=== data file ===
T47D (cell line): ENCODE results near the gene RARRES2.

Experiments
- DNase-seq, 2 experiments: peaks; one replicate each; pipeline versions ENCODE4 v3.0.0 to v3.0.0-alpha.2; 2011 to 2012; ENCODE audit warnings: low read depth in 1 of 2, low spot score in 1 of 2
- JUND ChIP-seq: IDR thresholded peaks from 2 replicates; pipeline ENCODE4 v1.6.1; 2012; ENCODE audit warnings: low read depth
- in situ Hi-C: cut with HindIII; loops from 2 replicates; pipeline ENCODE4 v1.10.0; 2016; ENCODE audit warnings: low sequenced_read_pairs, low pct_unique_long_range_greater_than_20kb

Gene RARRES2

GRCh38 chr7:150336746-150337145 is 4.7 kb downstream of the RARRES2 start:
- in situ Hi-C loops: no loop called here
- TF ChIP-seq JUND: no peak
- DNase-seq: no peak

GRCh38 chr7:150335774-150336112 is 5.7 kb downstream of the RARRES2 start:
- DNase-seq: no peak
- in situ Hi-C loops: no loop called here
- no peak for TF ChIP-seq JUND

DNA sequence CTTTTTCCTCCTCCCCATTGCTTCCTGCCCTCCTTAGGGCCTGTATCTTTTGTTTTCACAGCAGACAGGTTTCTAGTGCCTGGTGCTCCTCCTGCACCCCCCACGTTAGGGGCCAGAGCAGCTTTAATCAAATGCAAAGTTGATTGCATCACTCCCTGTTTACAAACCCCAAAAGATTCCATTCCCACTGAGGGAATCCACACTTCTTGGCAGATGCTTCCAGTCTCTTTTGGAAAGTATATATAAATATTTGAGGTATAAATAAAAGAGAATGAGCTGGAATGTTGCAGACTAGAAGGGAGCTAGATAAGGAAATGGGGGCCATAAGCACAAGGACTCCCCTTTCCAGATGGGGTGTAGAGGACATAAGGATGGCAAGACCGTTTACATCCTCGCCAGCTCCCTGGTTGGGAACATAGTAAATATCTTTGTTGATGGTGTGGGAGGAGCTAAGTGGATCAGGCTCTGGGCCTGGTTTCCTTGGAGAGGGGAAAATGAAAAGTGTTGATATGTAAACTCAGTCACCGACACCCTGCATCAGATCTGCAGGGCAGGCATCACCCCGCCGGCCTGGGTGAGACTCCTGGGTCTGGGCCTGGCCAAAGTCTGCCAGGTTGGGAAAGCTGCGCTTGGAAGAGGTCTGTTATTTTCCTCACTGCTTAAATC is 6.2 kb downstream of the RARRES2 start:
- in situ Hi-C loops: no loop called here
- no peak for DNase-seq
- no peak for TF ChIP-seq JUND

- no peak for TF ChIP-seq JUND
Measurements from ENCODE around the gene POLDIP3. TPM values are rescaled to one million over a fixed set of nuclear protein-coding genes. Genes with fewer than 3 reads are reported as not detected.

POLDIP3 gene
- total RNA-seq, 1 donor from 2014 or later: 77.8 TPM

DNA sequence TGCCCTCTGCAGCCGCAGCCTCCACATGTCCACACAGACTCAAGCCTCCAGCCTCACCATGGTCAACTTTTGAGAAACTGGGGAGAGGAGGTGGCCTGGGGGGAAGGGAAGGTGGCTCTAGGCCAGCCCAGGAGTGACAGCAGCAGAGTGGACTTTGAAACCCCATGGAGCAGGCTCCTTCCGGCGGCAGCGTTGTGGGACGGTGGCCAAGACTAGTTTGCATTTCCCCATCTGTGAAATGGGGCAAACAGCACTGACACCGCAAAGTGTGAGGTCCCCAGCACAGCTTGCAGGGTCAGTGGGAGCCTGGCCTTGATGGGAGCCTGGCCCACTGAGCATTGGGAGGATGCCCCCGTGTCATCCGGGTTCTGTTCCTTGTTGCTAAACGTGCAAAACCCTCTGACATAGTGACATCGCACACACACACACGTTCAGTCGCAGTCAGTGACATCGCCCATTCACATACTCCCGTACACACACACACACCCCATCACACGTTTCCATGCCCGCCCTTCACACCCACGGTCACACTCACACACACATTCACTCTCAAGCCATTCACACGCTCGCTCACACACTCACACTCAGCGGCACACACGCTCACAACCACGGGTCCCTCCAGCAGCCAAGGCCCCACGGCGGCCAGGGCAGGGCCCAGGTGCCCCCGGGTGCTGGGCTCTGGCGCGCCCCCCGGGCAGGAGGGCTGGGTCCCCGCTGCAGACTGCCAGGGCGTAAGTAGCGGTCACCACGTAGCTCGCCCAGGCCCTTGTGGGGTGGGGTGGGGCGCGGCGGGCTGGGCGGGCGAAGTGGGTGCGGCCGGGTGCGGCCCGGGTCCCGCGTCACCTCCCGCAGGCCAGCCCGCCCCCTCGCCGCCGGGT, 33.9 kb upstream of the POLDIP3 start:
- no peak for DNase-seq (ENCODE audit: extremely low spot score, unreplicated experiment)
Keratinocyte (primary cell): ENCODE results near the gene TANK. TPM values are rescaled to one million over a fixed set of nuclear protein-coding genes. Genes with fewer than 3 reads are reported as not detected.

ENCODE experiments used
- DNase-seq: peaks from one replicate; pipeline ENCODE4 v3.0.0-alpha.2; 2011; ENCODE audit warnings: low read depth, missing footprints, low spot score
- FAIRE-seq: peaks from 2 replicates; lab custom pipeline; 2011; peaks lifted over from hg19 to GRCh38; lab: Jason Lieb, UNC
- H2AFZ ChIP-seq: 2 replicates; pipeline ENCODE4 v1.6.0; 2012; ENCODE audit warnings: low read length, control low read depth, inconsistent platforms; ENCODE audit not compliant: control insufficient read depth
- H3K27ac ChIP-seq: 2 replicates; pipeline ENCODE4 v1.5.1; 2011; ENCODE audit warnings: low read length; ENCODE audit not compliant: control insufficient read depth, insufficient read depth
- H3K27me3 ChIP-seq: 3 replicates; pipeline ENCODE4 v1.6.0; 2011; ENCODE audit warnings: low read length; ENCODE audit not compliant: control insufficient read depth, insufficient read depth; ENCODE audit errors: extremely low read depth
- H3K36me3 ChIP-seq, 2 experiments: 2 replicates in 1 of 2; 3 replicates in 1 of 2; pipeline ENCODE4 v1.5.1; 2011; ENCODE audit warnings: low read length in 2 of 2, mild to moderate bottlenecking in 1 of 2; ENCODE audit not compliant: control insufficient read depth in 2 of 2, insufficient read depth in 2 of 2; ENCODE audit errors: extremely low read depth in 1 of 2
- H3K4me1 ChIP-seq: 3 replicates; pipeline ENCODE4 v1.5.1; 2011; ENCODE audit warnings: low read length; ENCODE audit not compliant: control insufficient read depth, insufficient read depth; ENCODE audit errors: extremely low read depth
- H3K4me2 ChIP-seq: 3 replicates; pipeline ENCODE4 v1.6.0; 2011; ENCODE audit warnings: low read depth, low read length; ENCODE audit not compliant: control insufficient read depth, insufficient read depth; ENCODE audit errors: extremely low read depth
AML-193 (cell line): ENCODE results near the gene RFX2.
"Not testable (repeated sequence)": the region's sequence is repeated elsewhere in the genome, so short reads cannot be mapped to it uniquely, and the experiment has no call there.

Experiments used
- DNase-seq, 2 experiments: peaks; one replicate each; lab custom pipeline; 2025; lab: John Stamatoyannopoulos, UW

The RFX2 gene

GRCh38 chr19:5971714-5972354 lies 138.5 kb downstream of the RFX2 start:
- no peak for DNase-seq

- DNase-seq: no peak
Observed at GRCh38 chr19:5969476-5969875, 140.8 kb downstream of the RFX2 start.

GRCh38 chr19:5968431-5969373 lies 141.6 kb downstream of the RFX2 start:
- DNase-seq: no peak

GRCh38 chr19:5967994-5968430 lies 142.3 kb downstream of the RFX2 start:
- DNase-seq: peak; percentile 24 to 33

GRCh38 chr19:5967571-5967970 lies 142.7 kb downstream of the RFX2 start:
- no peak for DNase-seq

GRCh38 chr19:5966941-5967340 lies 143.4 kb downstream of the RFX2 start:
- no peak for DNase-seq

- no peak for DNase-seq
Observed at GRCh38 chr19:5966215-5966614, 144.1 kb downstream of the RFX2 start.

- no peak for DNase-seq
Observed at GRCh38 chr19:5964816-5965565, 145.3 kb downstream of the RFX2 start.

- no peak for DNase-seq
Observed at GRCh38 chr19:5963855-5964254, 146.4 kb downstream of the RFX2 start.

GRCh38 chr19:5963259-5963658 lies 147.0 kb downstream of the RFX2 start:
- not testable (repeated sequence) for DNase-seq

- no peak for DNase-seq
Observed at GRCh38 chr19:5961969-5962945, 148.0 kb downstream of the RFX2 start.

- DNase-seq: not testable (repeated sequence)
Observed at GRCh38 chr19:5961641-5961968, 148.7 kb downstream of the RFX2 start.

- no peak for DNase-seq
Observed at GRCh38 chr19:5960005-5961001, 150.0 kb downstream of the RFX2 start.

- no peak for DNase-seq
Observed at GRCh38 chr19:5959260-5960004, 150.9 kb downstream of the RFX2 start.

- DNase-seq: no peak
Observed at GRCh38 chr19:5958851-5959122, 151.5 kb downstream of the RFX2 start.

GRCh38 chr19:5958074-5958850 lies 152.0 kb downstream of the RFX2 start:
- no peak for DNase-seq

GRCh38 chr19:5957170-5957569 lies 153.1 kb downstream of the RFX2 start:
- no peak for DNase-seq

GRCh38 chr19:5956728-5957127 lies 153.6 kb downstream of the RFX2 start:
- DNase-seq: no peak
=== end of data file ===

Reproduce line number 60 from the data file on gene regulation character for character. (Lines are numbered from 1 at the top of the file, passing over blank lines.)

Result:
- no peak for DNase-seq